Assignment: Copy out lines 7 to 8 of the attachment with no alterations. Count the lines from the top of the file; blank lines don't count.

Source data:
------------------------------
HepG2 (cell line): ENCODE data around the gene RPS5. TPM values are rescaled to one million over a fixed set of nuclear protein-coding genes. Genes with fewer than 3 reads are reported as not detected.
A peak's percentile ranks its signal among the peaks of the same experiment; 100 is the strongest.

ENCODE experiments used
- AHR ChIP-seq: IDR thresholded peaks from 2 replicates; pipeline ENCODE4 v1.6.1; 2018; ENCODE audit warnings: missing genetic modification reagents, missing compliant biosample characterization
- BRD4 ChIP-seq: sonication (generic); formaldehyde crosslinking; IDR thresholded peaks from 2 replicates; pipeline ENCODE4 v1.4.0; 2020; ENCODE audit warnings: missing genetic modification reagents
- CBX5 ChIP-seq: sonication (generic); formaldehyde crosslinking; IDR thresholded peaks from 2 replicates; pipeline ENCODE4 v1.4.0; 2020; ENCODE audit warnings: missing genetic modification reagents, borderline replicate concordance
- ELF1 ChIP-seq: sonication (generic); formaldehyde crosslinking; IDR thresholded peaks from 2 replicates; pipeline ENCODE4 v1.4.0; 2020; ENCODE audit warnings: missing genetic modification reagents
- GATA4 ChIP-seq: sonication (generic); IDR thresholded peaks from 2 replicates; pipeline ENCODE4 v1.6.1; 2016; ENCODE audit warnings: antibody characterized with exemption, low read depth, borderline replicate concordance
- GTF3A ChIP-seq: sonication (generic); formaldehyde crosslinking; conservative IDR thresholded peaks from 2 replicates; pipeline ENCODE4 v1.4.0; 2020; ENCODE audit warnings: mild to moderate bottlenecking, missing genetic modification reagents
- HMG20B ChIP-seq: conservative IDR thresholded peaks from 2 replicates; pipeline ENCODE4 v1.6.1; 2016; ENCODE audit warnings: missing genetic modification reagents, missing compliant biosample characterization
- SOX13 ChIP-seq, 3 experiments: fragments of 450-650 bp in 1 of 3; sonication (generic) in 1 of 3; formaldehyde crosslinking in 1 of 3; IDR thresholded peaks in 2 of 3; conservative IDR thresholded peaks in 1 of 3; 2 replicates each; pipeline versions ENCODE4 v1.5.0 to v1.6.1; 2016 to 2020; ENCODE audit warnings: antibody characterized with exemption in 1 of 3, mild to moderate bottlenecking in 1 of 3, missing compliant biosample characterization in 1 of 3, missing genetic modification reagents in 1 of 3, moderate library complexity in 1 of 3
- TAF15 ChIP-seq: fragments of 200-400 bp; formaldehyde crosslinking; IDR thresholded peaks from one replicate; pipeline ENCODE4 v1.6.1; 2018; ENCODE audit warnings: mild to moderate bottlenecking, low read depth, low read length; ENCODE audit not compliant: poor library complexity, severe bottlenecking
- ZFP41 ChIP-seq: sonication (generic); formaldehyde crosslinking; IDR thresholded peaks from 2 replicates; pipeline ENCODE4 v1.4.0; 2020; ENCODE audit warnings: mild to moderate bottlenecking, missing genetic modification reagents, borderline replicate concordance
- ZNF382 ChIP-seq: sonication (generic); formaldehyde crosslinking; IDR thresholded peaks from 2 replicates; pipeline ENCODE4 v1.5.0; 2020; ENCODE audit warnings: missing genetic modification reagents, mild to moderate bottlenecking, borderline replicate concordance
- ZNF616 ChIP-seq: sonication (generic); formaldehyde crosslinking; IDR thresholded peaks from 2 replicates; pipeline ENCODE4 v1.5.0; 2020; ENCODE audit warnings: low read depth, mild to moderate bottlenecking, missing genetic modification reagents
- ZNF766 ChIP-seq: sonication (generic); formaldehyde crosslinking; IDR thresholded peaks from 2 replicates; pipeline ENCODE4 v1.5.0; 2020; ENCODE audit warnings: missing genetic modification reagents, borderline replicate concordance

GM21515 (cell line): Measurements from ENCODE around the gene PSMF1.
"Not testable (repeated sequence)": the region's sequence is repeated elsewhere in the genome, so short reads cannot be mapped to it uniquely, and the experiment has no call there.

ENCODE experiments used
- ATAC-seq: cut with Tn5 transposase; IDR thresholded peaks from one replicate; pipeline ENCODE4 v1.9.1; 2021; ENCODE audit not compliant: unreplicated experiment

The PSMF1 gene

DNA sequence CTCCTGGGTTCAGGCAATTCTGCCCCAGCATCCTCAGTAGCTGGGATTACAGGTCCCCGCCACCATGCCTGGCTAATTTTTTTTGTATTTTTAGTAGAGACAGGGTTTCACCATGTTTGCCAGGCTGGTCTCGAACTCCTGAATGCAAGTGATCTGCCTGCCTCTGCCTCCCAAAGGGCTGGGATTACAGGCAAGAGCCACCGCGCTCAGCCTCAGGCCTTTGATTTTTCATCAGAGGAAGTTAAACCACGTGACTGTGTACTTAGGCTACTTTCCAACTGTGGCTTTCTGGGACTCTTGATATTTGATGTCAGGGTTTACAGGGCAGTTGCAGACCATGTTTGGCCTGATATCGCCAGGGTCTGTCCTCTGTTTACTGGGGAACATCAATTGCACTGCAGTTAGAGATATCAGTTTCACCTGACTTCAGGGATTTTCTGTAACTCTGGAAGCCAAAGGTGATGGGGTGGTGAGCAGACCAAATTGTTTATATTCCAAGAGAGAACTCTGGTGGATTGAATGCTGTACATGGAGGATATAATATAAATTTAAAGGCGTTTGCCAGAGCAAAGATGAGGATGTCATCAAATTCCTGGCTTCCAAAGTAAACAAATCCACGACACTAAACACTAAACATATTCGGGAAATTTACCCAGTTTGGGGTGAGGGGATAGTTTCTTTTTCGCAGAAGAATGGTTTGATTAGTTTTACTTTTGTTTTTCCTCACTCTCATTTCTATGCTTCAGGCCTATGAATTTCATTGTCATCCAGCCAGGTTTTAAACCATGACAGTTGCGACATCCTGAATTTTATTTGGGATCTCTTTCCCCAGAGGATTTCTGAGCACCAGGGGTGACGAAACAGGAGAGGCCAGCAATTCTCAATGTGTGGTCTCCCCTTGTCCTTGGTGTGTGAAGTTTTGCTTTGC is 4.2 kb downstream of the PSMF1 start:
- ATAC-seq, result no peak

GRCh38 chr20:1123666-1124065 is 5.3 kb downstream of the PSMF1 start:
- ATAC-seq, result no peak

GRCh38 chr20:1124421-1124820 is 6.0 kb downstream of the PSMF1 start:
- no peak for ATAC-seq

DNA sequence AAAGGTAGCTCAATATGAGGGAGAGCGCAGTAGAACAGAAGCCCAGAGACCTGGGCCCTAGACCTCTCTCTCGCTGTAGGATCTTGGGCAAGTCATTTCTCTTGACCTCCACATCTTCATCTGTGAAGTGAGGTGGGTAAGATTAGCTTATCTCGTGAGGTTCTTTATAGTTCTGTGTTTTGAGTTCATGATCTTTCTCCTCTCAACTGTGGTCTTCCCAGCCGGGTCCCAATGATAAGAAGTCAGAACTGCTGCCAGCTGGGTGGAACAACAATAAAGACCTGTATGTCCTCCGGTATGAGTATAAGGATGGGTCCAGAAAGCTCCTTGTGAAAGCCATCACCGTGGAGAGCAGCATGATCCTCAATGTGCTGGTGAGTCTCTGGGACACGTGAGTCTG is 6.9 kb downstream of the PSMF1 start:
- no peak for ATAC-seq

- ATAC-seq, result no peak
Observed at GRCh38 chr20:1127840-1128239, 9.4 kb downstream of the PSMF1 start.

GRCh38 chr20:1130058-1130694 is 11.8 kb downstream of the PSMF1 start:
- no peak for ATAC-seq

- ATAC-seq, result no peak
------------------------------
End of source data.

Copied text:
- ELF1 ChIP-seq: sonication (generic); formaldehyde crosslinking; IDR thresholded peaks from 2 replicates; pipeline ENCODE4 v1.4.0; 2020; ENCODE audit warnings: missing genetic modification reagents
- GATA4 ChIP-seq: sonication (generic); IDR thresholded peaks from 2 replicates; pipeline ENCODE4 v1.6.1; 2016; ENCODE audit warnings: antibody characterized with exemption, low read depth, borderline replicate concordance